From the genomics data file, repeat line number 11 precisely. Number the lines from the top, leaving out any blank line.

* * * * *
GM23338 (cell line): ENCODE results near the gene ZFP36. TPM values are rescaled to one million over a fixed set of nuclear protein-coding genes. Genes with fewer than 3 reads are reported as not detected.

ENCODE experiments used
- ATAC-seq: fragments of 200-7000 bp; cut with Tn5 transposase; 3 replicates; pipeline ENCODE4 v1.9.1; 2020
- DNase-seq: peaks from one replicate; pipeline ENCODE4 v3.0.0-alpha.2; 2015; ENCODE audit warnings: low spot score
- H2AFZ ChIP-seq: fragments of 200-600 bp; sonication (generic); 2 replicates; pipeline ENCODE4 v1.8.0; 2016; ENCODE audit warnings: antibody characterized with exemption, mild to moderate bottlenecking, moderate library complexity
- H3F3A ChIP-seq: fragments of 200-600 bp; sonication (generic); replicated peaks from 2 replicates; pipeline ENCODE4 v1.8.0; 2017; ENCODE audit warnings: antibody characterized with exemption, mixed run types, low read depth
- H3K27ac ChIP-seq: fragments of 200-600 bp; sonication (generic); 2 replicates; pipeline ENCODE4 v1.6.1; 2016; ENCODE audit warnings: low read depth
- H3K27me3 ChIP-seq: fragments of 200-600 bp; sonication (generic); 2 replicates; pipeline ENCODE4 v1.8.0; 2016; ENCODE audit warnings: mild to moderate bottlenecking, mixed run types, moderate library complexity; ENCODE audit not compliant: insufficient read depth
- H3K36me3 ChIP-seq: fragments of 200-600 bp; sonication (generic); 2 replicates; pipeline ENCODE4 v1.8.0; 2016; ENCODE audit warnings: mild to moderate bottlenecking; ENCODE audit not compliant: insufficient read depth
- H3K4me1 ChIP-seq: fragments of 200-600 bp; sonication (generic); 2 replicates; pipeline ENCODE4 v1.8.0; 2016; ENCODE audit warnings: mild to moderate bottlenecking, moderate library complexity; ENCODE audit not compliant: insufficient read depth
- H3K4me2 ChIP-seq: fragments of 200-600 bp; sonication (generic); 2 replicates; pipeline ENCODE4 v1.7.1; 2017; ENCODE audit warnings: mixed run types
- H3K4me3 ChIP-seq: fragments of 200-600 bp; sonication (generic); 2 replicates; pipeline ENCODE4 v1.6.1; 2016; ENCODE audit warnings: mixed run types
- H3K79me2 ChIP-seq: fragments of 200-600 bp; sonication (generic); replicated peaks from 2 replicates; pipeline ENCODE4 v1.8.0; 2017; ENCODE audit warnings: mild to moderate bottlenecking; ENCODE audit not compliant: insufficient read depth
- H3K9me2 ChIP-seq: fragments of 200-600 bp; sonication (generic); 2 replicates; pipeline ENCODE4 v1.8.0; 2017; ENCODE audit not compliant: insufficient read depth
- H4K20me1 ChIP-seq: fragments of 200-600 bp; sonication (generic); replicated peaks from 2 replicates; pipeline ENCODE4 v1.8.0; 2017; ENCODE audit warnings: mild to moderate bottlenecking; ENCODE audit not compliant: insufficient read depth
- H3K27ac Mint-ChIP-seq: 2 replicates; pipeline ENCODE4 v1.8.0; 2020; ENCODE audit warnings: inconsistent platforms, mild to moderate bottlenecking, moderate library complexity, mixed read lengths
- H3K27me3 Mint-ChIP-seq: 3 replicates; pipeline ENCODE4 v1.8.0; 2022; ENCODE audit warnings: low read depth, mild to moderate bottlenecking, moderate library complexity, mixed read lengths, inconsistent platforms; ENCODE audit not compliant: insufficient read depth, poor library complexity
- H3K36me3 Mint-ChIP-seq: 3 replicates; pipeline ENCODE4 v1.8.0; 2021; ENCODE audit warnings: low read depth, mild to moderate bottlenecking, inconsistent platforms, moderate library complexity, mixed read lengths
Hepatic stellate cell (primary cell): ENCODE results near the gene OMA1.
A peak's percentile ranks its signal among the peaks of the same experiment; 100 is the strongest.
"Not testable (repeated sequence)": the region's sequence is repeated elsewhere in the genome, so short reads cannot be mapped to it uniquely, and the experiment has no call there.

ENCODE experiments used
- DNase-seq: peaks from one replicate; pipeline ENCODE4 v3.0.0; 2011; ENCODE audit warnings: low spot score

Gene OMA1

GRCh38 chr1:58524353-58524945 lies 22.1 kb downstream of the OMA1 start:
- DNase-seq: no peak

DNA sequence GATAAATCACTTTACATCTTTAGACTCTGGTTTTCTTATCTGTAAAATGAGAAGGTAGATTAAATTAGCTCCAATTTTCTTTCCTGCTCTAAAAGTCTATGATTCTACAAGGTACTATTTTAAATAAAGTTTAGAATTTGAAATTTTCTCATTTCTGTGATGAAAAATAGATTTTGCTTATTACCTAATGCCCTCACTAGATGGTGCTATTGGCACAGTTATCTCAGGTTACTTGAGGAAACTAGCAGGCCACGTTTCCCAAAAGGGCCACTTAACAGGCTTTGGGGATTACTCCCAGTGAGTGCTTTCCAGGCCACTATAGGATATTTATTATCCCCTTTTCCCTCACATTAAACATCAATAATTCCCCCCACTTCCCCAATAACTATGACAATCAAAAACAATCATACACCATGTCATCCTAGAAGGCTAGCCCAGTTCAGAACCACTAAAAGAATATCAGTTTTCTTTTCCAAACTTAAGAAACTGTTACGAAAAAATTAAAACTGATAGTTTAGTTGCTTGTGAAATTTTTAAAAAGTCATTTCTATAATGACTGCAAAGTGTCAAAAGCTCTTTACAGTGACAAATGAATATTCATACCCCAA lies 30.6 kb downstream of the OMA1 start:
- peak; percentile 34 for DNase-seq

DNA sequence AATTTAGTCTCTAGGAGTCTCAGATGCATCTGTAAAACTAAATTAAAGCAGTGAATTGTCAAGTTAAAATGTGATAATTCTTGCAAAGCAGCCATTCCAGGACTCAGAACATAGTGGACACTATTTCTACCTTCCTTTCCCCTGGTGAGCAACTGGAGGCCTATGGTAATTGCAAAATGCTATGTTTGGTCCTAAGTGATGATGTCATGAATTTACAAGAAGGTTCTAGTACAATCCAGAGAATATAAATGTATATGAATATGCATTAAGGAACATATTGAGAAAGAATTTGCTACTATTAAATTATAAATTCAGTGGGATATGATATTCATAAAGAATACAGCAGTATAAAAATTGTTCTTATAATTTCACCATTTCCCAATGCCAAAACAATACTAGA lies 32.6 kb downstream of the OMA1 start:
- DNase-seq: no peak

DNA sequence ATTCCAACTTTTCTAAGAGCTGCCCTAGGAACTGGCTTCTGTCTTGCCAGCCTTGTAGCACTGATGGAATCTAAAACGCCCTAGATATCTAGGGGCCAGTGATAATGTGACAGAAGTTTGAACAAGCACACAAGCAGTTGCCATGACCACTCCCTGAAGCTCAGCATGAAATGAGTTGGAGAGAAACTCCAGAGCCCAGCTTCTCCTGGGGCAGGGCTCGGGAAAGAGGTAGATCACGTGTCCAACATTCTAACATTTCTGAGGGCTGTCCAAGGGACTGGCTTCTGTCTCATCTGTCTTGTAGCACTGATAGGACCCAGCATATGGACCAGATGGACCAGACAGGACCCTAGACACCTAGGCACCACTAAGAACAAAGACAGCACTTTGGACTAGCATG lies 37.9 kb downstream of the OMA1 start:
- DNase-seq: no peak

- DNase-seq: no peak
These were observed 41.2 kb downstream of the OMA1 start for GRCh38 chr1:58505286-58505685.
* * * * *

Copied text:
- H3K4me2 ChIP-seq: fragments of 200-600 bp; sonication (generic); 2 replicates; pipeline ENCODE4 v1.7.1; 2017; ENCODE audit warnings: mixed run types